That basic economics is a necessary, though not sufficient, input into public policy discussions should not be controversial to readers of The Austrian Economists. But despite the great progress that has been made in economic communication in the last 25 years, the daily news reveals the persistence of an ignorance of economics that raises doubts about our impressions of success. Worse yet is when we look at the actual behavior of policy makers (as opposed to their rhetoric), e.g., Bush's spending record.
Take the mundane example of traffic in the DC area. The Washington Post on Monday December 12th ran a story (A1; A14) on plans to introduce toll roads in the DC area to reduce gridlock. The reporter Steven Ginsberg after describing the various plans and reproducing a map of the proposed toll roads states:
For the past 50 years, highways have grown out of the traditional governmental process. Communities cited needs, political leaders approved projects, and state transportation agencies drew up plans according to well-established guidelines. The money to pay for roads --- and later for maintaining them --- came from taxpayers largely through a levy on gas.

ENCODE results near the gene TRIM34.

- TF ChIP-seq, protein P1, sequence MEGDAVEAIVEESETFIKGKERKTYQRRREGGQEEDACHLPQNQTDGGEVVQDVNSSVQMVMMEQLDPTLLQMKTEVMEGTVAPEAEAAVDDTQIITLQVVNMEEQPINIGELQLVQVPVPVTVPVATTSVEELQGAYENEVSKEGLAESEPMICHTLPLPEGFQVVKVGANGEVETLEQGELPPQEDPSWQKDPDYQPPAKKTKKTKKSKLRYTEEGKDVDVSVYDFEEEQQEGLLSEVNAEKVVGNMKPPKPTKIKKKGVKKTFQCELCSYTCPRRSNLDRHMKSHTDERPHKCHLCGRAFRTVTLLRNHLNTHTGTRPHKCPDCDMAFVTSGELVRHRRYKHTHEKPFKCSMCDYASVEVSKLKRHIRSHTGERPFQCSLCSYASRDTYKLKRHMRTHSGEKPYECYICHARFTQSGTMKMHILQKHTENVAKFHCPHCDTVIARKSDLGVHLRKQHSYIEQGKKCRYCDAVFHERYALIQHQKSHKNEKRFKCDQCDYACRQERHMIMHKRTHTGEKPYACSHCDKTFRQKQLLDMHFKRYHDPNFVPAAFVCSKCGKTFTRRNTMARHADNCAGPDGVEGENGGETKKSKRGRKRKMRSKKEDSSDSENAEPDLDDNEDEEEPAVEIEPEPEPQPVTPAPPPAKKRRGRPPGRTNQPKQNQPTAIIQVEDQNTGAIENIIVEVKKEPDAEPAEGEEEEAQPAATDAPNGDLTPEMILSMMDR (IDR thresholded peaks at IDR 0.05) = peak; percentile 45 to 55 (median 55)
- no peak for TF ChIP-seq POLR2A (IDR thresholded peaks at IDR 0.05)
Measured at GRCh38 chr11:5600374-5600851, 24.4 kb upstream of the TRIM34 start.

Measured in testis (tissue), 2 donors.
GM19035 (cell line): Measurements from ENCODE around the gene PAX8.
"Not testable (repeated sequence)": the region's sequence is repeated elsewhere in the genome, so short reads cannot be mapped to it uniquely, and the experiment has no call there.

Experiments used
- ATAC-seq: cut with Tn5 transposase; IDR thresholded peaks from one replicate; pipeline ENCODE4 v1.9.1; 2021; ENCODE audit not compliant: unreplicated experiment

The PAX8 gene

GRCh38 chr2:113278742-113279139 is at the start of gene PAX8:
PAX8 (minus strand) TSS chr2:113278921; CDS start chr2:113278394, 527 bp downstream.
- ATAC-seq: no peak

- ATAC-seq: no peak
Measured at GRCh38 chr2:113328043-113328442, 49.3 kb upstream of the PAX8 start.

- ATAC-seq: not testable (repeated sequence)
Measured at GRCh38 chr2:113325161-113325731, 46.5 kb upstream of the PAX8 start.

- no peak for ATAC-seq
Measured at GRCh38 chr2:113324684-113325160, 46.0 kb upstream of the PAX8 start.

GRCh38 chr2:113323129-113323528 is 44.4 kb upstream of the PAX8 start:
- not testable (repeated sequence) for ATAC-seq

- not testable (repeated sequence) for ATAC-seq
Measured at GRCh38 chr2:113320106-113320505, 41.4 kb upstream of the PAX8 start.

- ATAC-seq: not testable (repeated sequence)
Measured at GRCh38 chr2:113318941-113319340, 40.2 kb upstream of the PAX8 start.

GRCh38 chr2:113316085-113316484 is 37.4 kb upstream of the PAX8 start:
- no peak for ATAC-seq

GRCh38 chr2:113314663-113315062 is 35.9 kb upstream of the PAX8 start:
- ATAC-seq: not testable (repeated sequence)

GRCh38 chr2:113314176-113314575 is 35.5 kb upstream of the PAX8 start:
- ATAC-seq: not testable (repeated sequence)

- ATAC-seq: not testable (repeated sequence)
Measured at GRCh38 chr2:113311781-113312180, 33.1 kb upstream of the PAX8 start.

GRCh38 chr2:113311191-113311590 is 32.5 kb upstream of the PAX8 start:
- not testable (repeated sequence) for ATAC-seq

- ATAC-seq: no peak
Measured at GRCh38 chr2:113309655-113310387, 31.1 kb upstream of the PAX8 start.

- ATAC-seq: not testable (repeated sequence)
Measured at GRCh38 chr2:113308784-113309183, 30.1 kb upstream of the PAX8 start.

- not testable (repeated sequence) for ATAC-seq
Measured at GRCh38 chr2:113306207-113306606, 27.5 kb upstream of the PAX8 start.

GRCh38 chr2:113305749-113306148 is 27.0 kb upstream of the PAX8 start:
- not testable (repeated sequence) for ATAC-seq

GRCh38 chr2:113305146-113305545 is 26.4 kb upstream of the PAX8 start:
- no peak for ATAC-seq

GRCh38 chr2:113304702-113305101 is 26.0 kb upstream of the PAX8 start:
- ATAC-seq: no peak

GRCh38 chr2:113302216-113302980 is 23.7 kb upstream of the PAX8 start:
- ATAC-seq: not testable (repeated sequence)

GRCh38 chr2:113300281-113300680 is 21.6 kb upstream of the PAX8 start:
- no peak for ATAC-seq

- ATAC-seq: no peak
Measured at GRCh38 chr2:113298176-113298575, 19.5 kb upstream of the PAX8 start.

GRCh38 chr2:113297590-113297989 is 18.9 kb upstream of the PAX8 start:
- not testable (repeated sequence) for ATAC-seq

Privately backed roads will be conceived, designed, built and operated by companies according to their ability to make money, a criterion that may not reflect the most pressing traffic needs. (emphasis mine)
I believe Mr. Ginsberg would do well to read the work of my colleague Dan Klein on curb rights and urban transit and the literature on the private provision of roads more generally.
An improvement in the public understanding (including policy makers and news reporters) of basic economics would go a long way to fixing much that is impeding the wealth creating capacity of economies throughout the world. Richard Epstein's wonderful Free Markets Under Siege is highly recommended to all on this basic point.
For college students, I shamelessly believe the best antidote to economic ignorance is Paul Heyne, Peter Boettke, and David Prychitko's The Economic Way of Thinking, 11th Edition (Prentice Hall, 2005).